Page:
Before the cost of ignorance jumps as high as the price of your morning eggs, there is this to know about sports memorabilia:
?The Polo Grounds home plate that Bobby Thomson crossed after hitting his home run in the 1951 playoff is not in the baseball Hall of Fame. Neither is the Boston Braves' uniform Babe Ruth wore when he hit the last three home runs of his career.
?The contract that Bronko Nagurski signed to play for the Chicago Bears in 1934 is not in the football Hall of Fame. Neither are Pudge Heffelfinger's Yale pants and pads.
?William (Lone Star) Dietz' baby curls from his first haircut are not in Los Angeles' Citizen's Savings (n�e Helms) Athletic Foundation Hall. Gene Tunney's "long count" gloves were not among the keepsakes Jack Dempsey took home when he closed his New York City restaurant last month. And Muhammad Ali's 1960 Olympic Games sweatshirt is neither buried forever like his former name, nor is it being mass-reproduced in order to hype that hoped-for $10 million purse.
All of these things—along with more than one million similar items—are sitting in the lower level of a house on Orion Drive in a suburb of Pittsburgh. They belong to Joel Platt, the self-styled "King of the Collectors." But, as Platt is the first to agree in the case of his dazzling accumulation of baseball bats, boxing gloves, hockey sticks, football helmets, golf clubs, team uniforms, pictures, trophies, letters, medals and every other form of athletic minutiae, a house is not a proper home for such treasures.
This is not any ordinary run-of-the-mill conglomeration of junk Platt has down there filling up eight rooms. He has spent 31 of his 35 years collecting his memorabilia, traveling the country and accosting famous athletes and/or their relatives to acquire the goods. Platt has more than 20,000 autographed pictures, 15,000 programs, hundreds of pieces of sports equipment dating back to 1865. He has one room lined with racks of autographed baseballs. It is called The Ballroom. Along the way to acquiring these mementos, Platt has also latched onto a dream.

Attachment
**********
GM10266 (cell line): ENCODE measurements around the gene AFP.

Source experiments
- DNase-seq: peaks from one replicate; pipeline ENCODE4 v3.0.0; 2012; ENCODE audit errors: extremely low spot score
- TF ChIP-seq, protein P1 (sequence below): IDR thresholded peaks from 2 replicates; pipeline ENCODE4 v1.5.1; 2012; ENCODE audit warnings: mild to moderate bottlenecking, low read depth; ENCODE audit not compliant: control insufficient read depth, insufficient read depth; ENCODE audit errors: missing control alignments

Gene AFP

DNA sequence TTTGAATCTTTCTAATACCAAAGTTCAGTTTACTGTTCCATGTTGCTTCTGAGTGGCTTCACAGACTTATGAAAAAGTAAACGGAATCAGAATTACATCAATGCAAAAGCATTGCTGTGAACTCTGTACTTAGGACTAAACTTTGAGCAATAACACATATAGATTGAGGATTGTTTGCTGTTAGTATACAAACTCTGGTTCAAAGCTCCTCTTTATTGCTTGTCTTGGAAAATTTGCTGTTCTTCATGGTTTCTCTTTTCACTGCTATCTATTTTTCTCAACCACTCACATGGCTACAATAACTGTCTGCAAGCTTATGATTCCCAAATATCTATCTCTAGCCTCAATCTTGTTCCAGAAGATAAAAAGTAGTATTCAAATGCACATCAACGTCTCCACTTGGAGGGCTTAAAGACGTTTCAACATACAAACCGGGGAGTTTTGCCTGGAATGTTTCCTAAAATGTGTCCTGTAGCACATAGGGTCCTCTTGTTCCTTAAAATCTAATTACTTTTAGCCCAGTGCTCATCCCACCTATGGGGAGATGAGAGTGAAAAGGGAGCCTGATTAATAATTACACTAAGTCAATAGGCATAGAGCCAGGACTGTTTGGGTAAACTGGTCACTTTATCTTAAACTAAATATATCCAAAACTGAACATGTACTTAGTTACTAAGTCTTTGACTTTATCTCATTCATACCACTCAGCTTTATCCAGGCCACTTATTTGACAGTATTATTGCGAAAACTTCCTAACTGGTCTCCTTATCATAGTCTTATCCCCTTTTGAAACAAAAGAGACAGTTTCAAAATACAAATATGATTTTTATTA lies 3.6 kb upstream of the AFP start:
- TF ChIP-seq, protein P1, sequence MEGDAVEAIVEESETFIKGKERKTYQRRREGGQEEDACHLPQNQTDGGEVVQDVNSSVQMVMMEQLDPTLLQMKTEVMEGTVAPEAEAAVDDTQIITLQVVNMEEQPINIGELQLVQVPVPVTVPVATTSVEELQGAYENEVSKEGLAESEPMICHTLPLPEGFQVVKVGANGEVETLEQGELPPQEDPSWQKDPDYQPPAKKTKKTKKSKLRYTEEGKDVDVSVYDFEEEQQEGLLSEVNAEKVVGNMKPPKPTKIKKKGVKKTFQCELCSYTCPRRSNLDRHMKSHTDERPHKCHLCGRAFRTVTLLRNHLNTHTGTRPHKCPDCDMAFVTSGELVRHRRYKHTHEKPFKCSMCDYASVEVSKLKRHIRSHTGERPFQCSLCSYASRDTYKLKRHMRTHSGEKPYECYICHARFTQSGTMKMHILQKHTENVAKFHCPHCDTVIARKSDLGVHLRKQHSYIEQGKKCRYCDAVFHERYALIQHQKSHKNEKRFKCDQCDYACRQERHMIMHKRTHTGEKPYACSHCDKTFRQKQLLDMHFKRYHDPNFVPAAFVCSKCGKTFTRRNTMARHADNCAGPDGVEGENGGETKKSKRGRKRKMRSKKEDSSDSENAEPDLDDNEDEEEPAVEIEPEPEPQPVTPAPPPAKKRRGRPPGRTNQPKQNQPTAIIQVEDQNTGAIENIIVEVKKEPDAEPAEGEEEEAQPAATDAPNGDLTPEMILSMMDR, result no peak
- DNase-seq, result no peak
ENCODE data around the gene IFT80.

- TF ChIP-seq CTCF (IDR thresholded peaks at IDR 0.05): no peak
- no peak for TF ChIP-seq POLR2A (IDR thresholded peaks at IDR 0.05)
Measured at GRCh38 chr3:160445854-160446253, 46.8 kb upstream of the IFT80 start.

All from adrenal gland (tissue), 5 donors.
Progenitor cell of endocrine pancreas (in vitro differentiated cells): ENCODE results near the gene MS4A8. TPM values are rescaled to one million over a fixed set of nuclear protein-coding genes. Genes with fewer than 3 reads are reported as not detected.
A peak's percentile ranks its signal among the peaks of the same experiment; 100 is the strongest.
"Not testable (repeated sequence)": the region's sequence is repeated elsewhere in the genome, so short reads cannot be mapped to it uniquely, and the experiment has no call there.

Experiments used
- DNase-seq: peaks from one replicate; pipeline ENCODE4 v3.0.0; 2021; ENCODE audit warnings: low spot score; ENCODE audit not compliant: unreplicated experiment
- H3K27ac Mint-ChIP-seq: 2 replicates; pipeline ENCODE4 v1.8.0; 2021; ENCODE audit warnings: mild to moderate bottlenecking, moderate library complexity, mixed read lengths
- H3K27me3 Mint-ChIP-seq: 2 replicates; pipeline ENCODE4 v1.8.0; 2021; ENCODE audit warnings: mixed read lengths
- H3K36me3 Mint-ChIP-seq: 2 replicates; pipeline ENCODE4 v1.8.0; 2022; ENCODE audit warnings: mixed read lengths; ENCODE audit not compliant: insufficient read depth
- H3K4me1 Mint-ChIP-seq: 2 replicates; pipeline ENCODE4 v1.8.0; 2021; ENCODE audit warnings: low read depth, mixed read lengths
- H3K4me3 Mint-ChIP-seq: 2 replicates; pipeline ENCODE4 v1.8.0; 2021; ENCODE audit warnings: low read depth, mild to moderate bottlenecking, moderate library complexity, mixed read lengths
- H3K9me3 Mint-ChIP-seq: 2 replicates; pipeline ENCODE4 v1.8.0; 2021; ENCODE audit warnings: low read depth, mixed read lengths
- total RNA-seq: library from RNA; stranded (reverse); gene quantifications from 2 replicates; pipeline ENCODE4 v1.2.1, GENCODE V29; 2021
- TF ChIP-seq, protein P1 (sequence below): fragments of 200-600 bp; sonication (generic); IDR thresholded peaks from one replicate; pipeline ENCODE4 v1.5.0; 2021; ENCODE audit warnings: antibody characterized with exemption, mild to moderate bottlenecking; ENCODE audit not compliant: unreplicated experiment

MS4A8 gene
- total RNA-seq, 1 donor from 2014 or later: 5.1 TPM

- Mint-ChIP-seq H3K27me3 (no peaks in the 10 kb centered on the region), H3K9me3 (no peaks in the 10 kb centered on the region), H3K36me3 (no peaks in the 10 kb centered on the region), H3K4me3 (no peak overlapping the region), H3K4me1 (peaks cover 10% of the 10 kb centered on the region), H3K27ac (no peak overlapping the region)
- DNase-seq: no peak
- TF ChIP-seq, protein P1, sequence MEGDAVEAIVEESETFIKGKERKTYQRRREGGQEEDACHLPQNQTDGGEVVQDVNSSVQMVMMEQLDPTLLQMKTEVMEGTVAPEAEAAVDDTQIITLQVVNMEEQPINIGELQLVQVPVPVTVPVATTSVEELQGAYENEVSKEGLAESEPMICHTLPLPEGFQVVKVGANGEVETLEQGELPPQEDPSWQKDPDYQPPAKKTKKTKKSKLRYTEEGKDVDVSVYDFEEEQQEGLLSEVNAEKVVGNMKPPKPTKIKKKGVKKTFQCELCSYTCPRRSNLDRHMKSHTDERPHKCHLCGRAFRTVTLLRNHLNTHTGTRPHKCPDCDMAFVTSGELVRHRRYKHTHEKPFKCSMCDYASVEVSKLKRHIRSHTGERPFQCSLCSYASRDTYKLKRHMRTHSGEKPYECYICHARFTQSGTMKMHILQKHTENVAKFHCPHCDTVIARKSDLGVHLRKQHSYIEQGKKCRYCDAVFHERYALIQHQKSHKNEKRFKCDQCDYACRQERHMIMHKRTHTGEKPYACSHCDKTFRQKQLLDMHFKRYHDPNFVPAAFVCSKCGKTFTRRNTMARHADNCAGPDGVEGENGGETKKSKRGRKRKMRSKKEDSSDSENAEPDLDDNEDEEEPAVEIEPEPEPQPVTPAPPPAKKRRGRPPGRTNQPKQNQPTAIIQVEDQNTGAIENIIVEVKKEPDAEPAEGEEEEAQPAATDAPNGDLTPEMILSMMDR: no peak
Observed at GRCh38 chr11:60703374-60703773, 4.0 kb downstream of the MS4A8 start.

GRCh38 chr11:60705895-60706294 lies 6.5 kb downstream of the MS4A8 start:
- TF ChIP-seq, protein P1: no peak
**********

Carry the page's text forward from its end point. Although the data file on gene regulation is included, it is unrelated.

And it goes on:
It is Platt's idea to use his vast collection as a nucleus in the establishment of a "Sports Immortals Museum." This would be a national shrine similar to the Citizen's Savings Hall but, as Platt puts it, "without the dull, musty atmosphere of most museums.
"My museum would provide the nation with the most extensive and imaginative displays of sports memorabilia ever assembled," Platt says. "Audio-visual displays, wax figures of the stars, voice tapes of athletes describing their great performances, IQ computer quizzes, movies depicting classical moments in sports, a restaurant, motel and theater complex. Most museums don't live or breathe. The Sports Immortals Museum would come alive right before your very eyes.
"This project is no longer just me. I promised the people who gave me their mementos that they would be in a museum one day. And Joel Platt keeps his promises."
Platt routinely lapses into such euphoria when discussing his grand plan. But most of his efforts to attract state, foundation or private-corporation funding have fallen on deaf ears.